Paroxysmal Kinesigenic Dyskinesia: A Rare Neurological Disorder Posing Diagnostic Challenge but Therapeutic Rewards

Case Report

Austin J Clin Neurol 2015; 2(9): 1077.

Paroxysmal Kinesigenic Dyskinesia: A Rare Neurological Disorder Posing Diagnostic Challenge but Therapeutic Rewards

Jain RS¹, Prakash S²*, Nagpal K¹ and Handa R¹

¹Department of Neurology, SMS Medical College Hospital, India

²Neotia Getwel Health Care Centre, Siliguri, West Bengal, India

*Corresponding author: Swayam Prakash, Neotia Getwel Health Care Centre, Matigara, Siliguri-734010, India

Received: July 07, 2015; Accepted: August 09, 2015; Published: August 11, 2015


Background: Paroxysmal kinesigenic dyskinesia (PKD) is one of the rare hyperkinetic movement disorder, characterized by brief, episodic hyperkinetic movement abnormalities like dystonia, chorea, hemiballismus or a combination, usually precipitated by sudden body movements, e.g. running, walking, standing, turning in bed, etc., lasting usually for a few seconds and followed by a variable period of refractoriness. By rule, consciousness is preserved and it usually responds well to antiepileptic drugs (AEDs).

Objective: To report clinical and demographic profiles of a series of three cases of sporadic PKD.

Observation: Three cases of idiopathic PKD, all male, two of them had onset in the second decade and one in the third decade, without a family history, with variable phenomenology, duration and precipitants but with remarkable response to carbamazepine.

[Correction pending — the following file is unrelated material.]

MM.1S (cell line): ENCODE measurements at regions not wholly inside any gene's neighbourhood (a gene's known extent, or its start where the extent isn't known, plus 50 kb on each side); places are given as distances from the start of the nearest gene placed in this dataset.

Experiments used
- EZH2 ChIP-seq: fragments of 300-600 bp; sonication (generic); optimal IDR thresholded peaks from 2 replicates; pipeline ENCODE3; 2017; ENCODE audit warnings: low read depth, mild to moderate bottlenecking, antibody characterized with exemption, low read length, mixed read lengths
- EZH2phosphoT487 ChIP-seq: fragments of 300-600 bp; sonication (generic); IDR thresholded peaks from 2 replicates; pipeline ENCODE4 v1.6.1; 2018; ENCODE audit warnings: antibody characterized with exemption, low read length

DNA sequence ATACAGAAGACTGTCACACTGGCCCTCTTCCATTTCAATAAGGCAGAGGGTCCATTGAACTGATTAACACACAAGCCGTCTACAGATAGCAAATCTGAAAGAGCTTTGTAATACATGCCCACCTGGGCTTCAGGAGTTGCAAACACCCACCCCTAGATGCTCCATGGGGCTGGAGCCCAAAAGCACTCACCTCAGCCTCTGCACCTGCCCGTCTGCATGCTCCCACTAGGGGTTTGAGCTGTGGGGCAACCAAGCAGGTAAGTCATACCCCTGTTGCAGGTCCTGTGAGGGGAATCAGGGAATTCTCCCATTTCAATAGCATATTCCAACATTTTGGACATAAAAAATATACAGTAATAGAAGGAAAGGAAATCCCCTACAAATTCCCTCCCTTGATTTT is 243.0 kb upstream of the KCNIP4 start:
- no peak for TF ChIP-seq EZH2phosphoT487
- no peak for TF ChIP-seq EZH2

Conclusion: A high index of suspicion should be maintained as diagnosis of PKD is largely clinical and accurate diagnosis is rewarded with remarkable therapeutic response with AEDs.

Keywords: PKD; PNKD; PED; PHD; Dykinesias; Hyperkinetic; Shoot-run; AEDs


Paroxysmal kinesigenic dyskinesia (PKD) is one of the rare episodic hyperkinetic movement disorders, with typical childhood onset [1]. Other paroxysmal dyskinesias are paroxysmal nonkinesigenic dyskinesias (PNKD), paroxysmal exercise-induced dykinesias (PED) and paroxysmal hypnogenic dyskinesias (PHD) [2]. Family history is usually positive; however, sporadic cases are frequently reported [1,2]. We are reporting three cases of PKD with varying manifestations, without family history, and remarkable symptomatic improvement following treatment.

Case Presentation 1

A 22-year-old male, fresh paramilitary recruit, without any significant past, personal or family history presented with episodes of dystonic posturing, consisting of twisting and inward turning of left upper limb, turning of the head towards right and mild dysarthria but without loss of consciousness, at the start of ‘shoot-run’ (a run which entails very fast running from the word go and is a part of training of military and paramilitary recruits) (Figure 1/Video 1); for last two months, when he was inducted into such physical training. The episode abates completely within half or a minute after stopping and does not recur if he resumes running after subsidence of symptoms. This episode recurs only on restart of run after a period of quiescence. There is no history of occurrence of similar symptoms in other limbs; neither do these episodes occur with any activity other than ‘shootrun’.